The battle between cat lovers vs. dog lovers is nearly as heated (and pointless) as the stay at home mom vs. working mom debate. Most animal lovers acknowledge that each pet offers their own unique pros and cons. Dogs are great companions and provide a daily reason to get out and exercise. Cats are great for owners who don’t always have the time to be home and available for walks.
However, according to the American College of Allergy, Asthma and Immunology, cat allergies are twice as common as dog allergies, and about one in seven children between ages 6 and 19 are allergic to cats.
But it’s not their fur that is allergy inducing; it’s a protein found on cat skin called Fel d 1.
On FoxNews.com, Mark Larché, an immunology professor at McMaster University in Ontario explains:
The protein enters the air on bits of cat hair and skin, and it is so small and light — it’s about one-tenth the size of a dust allergen — that it can stay airborne for hours. Dog allergens don’t stay airborne the same way cat allergens do. The particle size is just right to breathe deep into your lungs.”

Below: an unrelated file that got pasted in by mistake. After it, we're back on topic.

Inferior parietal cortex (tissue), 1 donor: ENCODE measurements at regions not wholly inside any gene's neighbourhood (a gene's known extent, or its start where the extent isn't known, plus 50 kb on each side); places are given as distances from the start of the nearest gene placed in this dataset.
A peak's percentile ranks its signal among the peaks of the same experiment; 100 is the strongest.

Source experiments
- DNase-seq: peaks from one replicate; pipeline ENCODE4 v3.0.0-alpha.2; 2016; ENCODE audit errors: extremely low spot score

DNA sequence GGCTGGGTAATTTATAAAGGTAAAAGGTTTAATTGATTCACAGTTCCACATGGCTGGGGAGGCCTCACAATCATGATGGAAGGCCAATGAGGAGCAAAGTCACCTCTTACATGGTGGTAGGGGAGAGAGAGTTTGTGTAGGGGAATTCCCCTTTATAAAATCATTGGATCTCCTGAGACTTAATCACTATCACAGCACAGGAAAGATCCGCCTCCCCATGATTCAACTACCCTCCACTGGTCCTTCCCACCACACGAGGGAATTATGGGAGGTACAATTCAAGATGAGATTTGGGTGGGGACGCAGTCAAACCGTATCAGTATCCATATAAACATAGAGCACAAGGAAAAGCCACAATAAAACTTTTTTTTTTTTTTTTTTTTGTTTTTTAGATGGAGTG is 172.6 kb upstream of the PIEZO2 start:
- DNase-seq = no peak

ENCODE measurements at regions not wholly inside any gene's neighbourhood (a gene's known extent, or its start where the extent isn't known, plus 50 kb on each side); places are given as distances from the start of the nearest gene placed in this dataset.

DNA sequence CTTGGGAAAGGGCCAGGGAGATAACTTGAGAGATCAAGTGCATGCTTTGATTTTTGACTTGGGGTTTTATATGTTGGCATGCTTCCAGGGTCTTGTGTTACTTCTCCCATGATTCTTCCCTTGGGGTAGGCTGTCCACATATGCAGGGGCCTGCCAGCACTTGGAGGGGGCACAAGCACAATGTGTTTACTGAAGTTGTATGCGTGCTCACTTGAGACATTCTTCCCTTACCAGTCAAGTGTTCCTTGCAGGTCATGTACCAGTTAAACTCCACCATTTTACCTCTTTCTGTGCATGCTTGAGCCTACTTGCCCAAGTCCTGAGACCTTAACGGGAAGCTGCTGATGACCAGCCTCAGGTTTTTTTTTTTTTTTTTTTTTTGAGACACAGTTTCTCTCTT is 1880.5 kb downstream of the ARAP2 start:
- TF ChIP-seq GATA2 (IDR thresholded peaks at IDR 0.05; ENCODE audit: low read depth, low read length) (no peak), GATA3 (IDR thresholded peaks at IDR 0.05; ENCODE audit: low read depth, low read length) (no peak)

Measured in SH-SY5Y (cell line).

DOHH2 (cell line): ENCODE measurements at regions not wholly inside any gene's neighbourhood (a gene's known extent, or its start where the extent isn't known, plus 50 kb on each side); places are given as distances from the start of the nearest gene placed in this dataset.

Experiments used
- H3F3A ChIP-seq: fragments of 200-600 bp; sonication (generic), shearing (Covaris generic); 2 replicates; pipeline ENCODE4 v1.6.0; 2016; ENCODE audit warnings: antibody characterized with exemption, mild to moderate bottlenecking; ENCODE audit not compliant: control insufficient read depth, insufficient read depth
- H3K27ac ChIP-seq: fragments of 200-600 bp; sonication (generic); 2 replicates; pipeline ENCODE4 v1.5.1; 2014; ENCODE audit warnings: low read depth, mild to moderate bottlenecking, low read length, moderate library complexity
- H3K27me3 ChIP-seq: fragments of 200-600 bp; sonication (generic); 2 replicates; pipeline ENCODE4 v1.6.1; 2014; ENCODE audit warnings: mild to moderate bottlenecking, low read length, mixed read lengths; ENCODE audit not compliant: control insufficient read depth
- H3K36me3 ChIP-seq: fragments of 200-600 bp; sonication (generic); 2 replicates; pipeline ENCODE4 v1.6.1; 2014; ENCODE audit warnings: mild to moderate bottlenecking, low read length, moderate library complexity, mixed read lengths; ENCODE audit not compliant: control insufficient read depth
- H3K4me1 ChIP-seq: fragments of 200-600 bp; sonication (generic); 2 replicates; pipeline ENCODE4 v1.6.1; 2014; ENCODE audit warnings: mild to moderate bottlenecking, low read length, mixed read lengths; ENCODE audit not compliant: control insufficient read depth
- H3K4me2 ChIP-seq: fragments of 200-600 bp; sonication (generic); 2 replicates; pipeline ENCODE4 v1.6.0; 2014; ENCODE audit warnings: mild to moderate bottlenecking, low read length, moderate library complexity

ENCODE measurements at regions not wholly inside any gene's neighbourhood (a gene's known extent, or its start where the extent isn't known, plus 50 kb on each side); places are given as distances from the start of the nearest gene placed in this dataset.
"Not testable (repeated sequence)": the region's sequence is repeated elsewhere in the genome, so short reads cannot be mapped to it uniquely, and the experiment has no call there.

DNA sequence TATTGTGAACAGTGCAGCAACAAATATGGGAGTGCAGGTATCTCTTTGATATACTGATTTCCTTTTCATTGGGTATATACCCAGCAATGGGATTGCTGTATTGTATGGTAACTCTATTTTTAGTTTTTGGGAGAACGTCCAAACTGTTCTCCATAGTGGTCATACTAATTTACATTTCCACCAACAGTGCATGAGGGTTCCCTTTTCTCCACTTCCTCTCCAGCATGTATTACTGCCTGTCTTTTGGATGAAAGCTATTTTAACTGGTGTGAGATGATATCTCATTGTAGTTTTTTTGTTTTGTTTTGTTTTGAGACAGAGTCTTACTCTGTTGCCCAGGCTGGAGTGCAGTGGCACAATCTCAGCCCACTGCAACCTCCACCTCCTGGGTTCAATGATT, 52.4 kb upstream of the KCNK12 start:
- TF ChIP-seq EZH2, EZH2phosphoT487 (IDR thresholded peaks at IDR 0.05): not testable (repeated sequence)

Personally, I do know more people who are allergic to cats than dogs. Even my own children will sometimes get itchy eyes if they immediately touch their eyes after petting our cats. Yet we have cats and dogs (and frogs, turtles, and fish, too!). It wasn’t a factor when we got our pets because none of us were allergic to cats or dogs.
Did you consider if you might be allergic to a pet before you got it? DO you know more people who are allergic to cats or dogs?
Image: Flickr/ Sean MacEntee
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